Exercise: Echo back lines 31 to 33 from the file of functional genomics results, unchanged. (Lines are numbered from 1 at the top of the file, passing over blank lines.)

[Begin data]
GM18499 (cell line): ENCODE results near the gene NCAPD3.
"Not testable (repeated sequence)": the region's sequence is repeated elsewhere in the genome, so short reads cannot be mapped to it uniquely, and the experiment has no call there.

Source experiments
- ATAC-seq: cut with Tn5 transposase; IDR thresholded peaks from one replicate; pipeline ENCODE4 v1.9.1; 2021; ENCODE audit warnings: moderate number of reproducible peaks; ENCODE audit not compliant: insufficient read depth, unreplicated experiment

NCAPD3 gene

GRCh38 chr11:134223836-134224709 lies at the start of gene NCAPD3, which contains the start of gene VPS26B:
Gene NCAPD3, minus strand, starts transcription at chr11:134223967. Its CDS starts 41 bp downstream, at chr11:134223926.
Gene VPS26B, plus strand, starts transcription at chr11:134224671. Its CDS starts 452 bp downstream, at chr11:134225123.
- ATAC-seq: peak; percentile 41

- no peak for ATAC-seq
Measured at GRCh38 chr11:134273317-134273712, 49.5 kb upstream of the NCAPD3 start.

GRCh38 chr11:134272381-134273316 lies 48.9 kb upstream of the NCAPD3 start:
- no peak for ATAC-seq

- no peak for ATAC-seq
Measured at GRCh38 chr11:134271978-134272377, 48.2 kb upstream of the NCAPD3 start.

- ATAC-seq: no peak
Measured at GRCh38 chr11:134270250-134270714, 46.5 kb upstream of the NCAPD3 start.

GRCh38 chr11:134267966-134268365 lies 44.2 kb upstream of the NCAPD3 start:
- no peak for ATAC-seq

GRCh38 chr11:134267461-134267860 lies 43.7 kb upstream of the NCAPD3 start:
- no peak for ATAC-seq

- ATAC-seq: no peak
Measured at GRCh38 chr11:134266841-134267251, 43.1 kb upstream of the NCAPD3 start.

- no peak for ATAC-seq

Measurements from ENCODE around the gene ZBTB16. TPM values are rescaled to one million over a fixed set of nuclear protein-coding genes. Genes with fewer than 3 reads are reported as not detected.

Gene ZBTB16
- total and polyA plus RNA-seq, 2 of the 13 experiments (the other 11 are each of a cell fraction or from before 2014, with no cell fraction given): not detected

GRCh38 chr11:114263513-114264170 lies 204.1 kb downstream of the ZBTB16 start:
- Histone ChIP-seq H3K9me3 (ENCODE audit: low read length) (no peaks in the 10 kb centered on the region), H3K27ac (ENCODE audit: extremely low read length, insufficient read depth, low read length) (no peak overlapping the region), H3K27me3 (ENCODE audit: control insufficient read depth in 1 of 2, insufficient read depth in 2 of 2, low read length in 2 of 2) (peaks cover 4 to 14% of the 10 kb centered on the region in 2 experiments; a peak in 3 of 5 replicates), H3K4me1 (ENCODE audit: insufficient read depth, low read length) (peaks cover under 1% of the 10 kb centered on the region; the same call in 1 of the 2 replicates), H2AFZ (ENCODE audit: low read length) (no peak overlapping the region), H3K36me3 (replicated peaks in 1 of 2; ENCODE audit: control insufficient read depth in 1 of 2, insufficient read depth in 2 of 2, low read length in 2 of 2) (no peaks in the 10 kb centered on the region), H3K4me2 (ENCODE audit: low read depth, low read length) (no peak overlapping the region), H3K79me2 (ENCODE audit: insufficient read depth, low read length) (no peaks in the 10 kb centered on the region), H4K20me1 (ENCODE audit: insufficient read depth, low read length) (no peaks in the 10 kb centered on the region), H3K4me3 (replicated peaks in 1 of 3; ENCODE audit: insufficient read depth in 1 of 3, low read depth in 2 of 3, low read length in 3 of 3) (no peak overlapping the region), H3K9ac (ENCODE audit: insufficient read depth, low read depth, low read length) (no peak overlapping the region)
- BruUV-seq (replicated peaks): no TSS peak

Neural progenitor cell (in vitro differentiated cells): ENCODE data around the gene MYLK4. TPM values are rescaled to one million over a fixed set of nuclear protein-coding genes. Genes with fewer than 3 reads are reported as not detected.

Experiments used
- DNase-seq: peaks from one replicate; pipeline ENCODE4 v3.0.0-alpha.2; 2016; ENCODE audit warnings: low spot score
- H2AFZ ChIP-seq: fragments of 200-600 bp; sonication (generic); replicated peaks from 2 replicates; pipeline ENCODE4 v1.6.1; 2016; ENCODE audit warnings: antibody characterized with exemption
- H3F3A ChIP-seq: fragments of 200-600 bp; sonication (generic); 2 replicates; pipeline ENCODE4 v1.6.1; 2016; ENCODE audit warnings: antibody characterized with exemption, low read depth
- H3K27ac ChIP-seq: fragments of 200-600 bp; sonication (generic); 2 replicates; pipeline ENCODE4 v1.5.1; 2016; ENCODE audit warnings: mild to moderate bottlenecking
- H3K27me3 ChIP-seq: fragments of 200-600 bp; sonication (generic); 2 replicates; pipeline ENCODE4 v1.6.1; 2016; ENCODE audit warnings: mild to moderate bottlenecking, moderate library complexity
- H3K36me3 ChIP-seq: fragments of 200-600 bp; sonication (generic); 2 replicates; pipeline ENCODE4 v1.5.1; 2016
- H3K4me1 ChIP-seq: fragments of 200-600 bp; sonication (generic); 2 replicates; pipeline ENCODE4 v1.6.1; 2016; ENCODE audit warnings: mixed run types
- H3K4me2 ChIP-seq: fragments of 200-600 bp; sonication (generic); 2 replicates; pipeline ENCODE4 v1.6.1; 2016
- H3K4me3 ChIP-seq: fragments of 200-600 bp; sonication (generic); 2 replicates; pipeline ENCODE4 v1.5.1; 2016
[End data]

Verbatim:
Neural progenitor cell (in vitro differentiated cells): ENCODE data around the gene MYLK4. TPM values are rescaled to one million over a fixed set of nuclear protein-coding genes. Genes with fewer than 3 reads are reported as not detected.

Experiments used
- DNase-seq: peaks from one replicate; pipeline ENCODE4 v3.0.0-alpha.2; 2016; ENCODE audit warnings: low spot score